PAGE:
David Fisher

David Fisher is a senior reporter for the NZ Herald.

Spying fiasco went right to the top

The lawyer for Megaupload founder Kim Dotcom is keen to see any briefings given to the Prime Minister's advisers. Photo / Sarah Ivey
The lawyer for Megaupload founder Kim Dotcom is keen to see any briefings given to the Prime Minister's advisers. Photo / Sarah Ivey

The police organised crime squad that carried out the Kim Dotcom raid has given briefings to a high-powered group charged with protecting New Zealand's "national security".

The briefings to the subcommittee of the group known as "O-Desk" have the potential to draw John Key's closest intelligence advisers into the ongoing court inquiry into the raid.

This also contrasts with the Prime Minister's insistence the Dotcom fiasco is a sideshow. He said last month: "The Government actually doesn't care about Kim Dotcom. The person who cares about Kim Dotcom is Kim Dotcom."

The Organised and Financial Crime Agency of New Zealand led the helicopter raid by armed police on Dotcom's mansion at Coatesville, Auckland, at the request of the FBI.

Since then, the Herald has discovered it has given three briefings to the subcommittee, which is focused on NZ's response to organised crime.

The subcommittee is one of a few that feed into Odesc - the Officials Committee for Domestic and External Security Co-ordination.

It is a collection of spy agency, diplomatic, government, military and police leaders tasked to "act on the Prime Minister's behalf to exercise policy oversight of the New Zealand intelligence community".

Its terms of reference are to advise on matters of "national security, intelligence, and crisis management".

The briefings to the organised crime subcommittee will be sought by the tycoon's lawyers. Counsel William Akel said the connection would be a focus for ongoing court action. "We would like to see any briefing given by Ofcanz to Odesc."

Police spokesman Grant Ogilvie said the first briefing by Ofcanz was given to an Odesc subcommittee just 12 days after the first raid.

Two more briefings have been given since - in May and November. He said the briefings were updates on court actions.

Mr Ogilvie said Ofcanz briefings before the raid did not include any reference to Dotcom or his Megaupload company.

Mr Key has adamantly denied knowing of Dotcom before the FBI-inspired raid in January. He said Odesc dealt with Ofcanz on a strategic level, with operational matters handled by police headquarters.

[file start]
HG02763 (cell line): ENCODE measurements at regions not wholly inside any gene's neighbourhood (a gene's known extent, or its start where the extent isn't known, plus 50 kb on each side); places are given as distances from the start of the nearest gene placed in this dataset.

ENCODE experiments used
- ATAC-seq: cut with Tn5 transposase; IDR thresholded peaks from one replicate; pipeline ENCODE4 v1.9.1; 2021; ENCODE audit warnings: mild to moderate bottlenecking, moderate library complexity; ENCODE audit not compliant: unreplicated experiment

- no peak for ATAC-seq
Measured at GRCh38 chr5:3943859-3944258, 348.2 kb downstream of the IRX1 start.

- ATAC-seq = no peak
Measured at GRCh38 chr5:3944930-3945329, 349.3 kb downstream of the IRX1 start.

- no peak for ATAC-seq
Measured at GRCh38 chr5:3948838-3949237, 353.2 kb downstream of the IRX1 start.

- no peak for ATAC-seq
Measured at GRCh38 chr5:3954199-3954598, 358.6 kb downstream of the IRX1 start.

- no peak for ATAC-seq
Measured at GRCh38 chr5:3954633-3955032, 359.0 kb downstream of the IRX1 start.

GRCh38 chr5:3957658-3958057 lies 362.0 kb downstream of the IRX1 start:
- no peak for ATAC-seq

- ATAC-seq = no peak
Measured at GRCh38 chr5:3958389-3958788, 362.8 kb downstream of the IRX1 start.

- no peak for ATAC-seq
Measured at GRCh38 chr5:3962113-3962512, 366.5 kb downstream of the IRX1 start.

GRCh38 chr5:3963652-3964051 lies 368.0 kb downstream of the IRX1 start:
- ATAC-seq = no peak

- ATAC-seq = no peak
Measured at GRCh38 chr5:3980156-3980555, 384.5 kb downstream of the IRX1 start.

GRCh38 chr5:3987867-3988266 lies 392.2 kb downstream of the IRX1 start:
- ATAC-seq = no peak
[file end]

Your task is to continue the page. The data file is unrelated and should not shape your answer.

Odesc has a number of subcommittees, historically named Odesc (G), Odesc (I) and Odesc (P). The letters stand for Governance, Intelligence and Policy. The subcommittee to which Ofcanz reported was run by Secretary of Justice Andrew Bridgeman and was known as the "Odesc subcommittee on Ofcanz".

A Ministry of Justice spokesman said backbone support for the subcommittee was provided by Ofcanz and it attracted agencies tied to fighting organised crime including the Serious Fraud Office, Customs, Inland Revenue, Ministry of Justice and the Department of Internal Affairs.

The spokesman said the subcommittee had a focus on "high-level strategic consideration and advice is appropriate".

Odesc will face scrutiny for reasons beyond the Ofcanz reporting lines. It also has responsibility for oversight of the intelligence community, including the Government Communications Security Bureau.

Chief High Court Judge Helen Winkelmann has ordered the GCSB to join the police as a defendant in a case probing the illegal search and seizure on the day of the raid. The GCSB illegally spied on Dotcom in breach of its own law which protects New Zealand residents and citizens from intrusion - apparently because it did not realise he was a resident.

The illegal spying is being investigated by police after a complaint by Green Party co-leader Russel Norman. He said: "This is another group of people who should have known Kim Dotcom was a resident. Presumably they never asked if [the spying] was lawful."

He said the briefings to the oversight body were in contrast to the Prime Minister's comments.

The Herald has reported the GCSB knew in February that Dotcom was a resident but apparently failed to realise it had broken the law until seven months later.

- NZ Herald

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